Cheesey key told a sad story

Charles Child is news editor for Automotive News.

What I recall about the Rick Wagoner years boils down to a key.

Let me explain. As a reporter and editor for Automotive News covering General Motors, I found Wagoner to be an engaging, well-spoken leader. But that mattered little given the company’s lackluster vehicles.  

As GM marched toward bankruptcy in the 1990s and 2000s, its vehicles looked and felt as if bean counters ruled.  With some exceptions, lots were filled with plasticky interiors, plain sheet metal and uninspiring powertrains.

I wanted to grab GM executives and declare a simple truth: Invest in cool products and customers will come.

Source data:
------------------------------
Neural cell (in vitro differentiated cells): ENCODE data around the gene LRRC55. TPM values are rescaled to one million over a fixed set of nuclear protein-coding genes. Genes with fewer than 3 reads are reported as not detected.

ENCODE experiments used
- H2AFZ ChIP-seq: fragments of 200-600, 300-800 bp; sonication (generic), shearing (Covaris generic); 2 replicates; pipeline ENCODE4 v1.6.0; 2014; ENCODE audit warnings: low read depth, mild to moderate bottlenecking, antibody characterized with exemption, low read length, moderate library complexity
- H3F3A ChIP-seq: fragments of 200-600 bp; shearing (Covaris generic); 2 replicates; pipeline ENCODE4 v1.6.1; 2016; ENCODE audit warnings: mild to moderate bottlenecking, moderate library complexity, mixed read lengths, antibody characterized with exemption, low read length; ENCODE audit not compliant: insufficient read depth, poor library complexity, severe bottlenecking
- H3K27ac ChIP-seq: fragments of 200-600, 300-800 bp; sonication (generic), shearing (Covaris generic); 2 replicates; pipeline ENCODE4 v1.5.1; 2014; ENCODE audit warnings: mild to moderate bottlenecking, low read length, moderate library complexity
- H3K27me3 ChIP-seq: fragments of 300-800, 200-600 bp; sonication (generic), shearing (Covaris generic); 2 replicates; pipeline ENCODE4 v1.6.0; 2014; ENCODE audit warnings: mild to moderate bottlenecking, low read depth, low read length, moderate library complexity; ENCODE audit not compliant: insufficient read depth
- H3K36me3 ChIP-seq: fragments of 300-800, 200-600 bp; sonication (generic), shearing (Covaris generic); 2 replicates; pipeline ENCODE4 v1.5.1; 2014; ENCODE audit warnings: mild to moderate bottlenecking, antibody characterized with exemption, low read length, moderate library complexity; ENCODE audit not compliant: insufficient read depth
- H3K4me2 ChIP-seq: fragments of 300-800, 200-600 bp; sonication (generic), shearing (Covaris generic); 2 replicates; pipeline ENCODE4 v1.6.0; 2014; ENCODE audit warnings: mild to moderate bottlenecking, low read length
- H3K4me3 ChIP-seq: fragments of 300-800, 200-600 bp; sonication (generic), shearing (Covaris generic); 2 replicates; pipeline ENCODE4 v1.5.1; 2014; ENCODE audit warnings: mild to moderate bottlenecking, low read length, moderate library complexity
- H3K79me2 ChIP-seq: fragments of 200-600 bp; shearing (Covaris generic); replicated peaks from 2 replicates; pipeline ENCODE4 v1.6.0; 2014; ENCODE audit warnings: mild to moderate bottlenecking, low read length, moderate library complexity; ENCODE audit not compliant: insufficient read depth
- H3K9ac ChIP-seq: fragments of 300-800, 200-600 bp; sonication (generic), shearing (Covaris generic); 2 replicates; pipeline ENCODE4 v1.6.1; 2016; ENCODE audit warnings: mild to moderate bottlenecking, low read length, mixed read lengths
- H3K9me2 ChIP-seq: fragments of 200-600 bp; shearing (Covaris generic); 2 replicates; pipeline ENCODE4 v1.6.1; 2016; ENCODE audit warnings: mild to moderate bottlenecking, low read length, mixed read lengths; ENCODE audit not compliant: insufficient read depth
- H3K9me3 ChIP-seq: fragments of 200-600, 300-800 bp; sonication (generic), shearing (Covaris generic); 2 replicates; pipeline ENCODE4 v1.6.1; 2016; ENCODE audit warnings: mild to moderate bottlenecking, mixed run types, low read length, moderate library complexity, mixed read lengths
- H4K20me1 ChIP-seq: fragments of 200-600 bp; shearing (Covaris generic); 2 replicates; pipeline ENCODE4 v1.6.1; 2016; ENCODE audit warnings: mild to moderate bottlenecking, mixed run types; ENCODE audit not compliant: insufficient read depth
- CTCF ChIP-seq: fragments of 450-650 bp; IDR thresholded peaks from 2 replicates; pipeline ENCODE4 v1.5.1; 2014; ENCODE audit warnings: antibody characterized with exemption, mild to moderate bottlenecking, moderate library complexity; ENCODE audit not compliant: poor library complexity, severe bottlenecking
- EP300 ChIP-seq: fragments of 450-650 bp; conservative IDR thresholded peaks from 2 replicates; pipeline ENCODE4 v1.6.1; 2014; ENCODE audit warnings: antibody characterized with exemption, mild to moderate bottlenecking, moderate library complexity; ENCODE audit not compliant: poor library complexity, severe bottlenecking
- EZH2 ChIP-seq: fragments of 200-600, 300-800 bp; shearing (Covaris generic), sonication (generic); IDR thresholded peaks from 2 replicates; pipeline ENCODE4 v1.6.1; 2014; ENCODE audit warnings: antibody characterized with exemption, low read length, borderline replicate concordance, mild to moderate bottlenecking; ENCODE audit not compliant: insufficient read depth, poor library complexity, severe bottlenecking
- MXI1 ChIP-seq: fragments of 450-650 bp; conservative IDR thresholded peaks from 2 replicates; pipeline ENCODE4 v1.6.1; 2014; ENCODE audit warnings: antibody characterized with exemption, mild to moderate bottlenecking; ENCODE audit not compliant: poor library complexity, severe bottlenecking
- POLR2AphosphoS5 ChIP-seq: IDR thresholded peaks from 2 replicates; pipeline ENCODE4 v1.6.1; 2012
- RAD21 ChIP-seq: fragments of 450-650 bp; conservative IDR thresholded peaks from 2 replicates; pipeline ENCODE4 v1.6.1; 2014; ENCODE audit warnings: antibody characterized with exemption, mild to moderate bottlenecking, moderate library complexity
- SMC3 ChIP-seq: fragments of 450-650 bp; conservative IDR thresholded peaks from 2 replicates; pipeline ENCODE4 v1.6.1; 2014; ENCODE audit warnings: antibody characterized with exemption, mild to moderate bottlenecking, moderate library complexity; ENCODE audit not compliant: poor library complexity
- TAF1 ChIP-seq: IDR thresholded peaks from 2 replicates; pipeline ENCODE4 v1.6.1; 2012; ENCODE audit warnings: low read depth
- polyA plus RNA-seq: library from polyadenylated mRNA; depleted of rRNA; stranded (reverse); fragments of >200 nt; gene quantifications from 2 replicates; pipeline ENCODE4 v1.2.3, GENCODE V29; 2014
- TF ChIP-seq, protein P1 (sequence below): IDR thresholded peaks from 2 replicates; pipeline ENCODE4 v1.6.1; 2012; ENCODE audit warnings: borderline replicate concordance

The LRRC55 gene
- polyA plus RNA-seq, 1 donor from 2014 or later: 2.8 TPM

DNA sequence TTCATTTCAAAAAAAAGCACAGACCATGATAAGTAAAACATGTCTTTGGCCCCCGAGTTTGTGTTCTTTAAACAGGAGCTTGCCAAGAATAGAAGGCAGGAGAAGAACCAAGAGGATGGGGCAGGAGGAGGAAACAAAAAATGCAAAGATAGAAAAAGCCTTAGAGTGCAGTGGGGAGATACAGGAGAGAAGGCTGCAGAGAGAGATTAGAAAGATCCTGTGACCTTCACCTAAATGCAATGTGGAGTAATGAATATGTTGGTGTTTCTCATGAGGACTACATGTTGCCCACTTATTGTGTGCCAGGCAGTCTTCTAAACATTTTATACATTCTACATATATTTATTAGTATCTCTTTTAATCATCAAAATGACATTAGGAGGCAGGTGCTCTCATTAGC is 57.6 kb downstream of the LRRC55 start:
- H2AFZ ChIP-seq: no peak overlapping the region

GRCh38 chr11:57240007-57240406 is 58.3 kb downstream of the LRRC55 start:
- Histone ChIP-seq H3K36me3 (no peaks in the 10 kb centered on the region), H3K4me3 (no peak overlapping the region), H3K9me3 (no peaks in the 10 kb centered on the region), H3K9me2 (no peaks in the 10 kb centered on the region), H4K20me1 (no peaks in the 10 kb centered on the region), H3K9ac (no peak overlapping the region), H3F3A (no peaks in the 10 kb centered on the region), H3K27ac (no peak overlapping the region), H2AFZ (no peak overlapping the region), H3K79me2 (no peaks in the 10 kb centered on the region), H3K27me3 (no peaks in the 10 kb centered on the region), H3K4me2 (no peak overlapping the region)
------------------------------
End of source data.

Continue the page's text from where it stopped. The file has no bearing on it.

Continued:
The key memory is from a media event for a redesigned Cadillac in the mid-1990s, as Wagoner was working his way up to CEO in 2000. After execs extolled the car’s features, I received a set of keys for the test drive.

I stared at the key. It was a cheap bit of stamped metal, a total mismatch with Cadillac’s flagship mission. And no different from keys on GM’s least expensive cars of the day.

Luxury brands then were creating  beautiful keys. I particularly remember Infiniti’s big, round key handles that looked handcrafted.

Yes, just a key for a GM car. But it said so much.



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